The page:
How The 4-Hour Work Week Influenced Me
If I had to choose two books that have most influenced what I write about here at Organize IT, it would have to be Getting Things Done and The 4-Hour Work Week. Very mainstream and unoriginal I know, but there is a reason why they’ve sold so well. For me personally, as a package deal they complement each other well. GTD helps with how I do my work and 4HWW helps with cutting out all the junk so I can focus on the most important things.
Like GTD of course, The 4-Hour Work Week isn’t without its flaws. As one blogger recently wrote, it’s full of hype but thats not the point. Does Tim Ferriss really work only four hours a week? Looking at all the activities he gets up to that he documents on his blog, he’s clearly very busy. But then, it’s really all about what you would define as work.
A lot of the book is dedicated to achieving a new rich lifestyle (basically, create enough passive income so that you’re free to do whatever you want) with entire sections on delegating all your workload out to virtual assistants. That’s a very specific need for people in very specific circumstances and I actually feel this somewhat distracts from what are some pretty astute observations on personal productivity and just generally living a stress-free lifestyle.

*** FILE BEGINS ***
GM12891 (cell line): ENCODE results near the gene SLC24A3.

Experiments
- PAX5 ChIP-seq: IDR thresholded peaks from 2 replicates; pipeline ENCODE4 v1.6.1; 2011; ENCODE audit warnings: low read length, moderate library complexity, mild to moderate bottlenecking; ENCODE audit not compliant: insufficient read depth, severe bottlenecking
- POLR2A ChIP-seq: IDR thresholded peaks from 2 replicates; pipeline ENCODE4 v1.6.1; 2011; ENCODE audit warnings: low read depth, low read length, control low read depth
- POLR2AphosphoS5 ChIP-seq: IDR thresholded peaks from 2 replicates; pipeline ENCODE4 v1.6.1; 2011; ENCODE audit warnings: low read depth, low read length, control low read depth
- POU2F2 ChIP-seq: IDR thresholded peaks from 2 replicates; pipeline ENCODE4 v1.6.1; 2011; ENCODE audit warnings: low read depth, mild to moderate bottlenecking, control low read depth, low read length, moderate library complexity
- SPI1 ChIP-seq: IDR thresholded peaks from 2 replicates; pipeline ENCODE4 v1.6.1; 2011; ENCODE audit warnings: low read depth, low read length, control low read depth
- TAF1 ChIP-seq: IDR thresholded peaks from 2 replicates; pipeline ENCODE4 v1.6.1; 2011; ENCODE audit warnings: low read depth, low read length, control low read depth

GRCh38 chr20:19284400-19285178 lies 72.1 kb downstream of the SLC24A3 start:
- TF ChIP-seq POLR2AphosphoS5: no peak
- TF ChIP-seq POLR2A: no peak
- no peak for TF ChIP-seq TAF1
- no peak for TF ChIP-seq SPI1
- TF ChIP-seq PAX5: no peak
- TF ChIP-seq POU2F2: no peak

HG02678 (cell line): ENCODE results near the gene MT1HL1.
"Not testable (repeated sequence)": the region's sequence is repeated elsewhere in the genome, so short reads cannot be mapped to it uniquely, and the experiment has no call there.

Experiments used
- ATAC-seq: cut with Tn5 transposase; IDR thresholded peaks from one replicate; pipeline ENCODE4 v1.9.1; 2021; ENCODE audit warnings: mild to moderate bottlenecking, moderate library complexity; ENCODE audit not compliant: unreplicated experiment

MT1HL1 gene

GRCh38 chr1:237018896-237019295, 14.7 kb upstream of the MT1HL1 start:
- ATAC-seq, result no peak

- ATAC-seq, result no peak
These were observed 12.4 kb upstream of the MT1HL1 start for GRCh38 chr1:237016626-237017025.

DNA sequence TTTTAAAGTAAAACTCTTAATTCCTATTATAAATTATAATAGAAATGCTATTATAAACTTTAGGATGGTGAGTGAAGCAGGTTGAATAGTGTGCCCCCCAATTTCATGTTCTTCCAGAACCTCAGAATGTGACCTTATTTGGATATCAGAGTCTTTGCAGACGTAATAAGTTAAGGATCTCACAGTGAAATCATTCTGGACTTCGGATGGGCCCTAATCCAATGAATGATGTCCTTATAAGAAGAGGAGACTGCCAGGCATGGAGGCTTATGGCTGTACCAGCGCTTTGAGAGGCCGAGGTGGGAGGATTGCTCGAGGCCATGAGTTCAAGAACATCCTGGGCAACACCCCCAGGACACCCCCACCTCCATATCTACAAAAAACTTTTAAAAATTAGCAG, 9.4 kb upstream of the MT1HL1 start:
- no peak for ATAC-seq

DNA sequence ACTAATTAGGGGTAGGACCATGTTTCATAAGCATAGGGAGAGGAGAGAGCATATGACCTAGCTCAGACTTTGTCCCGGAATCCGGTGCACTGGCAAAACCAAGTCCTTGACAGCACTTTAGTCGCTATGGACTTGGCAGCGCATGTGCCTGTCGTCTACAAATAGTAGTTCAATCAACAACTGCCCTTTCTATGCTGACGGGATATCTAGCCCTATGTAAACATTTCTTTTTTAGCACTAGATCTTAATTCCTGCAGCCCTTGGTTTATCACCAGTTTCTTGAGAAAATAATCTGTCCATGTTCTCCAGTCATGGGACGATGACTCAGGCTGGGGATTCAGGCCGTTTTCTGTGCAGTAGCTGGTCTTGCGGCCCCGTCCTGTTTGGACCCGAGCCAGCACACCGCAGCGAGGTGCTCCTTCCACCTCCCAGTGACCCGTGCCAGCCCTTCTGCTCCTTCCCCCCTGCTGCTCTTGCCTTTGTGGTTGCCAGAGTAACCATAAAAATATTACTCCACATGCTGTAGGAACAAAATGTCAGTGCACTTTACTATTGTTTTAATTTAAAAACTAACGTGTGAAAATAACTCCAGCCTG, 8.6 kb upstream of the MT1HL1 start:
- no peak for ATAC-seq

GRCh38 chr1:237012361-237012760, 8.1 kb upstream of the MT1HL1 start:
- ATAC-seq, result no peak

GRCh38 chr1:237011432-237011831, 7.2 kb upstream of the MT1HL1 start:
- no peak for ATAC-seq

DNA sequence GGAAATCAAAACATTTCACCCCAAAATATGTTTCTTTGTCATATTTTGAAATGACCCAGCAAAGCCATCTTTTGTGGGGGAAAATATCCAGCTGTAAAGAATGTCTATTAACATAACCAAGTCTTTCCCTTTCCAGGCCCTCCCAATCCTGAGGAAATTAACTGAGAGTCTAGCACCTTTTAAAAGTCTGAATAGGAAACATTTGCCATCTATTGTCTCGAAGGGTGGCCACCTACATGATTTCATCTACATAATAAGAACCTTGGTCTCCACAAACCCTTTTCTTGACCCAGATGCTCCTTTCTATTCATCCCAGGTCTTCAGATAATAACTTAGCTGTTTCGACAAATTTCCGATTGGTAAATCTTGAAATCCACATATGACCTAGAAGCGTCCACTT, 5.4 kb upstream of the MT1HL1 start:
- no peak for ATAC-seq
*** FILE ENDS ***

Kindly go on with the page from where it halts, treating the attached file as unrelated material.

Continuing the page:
Ferriss’ simple but to the point viewpoint on productivity and time-management revolves around the coupling of efficiency (doing things in the most economic fashion) and effectiveness (doing the things that really matter) using just two simple, existing concepts – the 80/20 rule and Parkinson’s law. As I’ve said before, GTD does touch on effectiveness (with features like the horizons of focus) but many people, myself included, have never really clicked with that side of the workflow. I don’t think anybody picks up GTD to learn how to do less work.
Maybe it’s the simplicity of Ferriss’ style that I like. After all, something is either important to you or it isn’t; you either need to do it or you don’t. Is it necessary to feed your work through a six stage process to figure all that out? For somebody who had spent a year or more practicing GTD without really contemplating what all that stuff on my next action lists was about, T4HWW really brought it to the forefront of my mind. To sum up I want to leave you with a truism from the book that I think really captures what it’s about to me – doing something unimportant well does not make it important.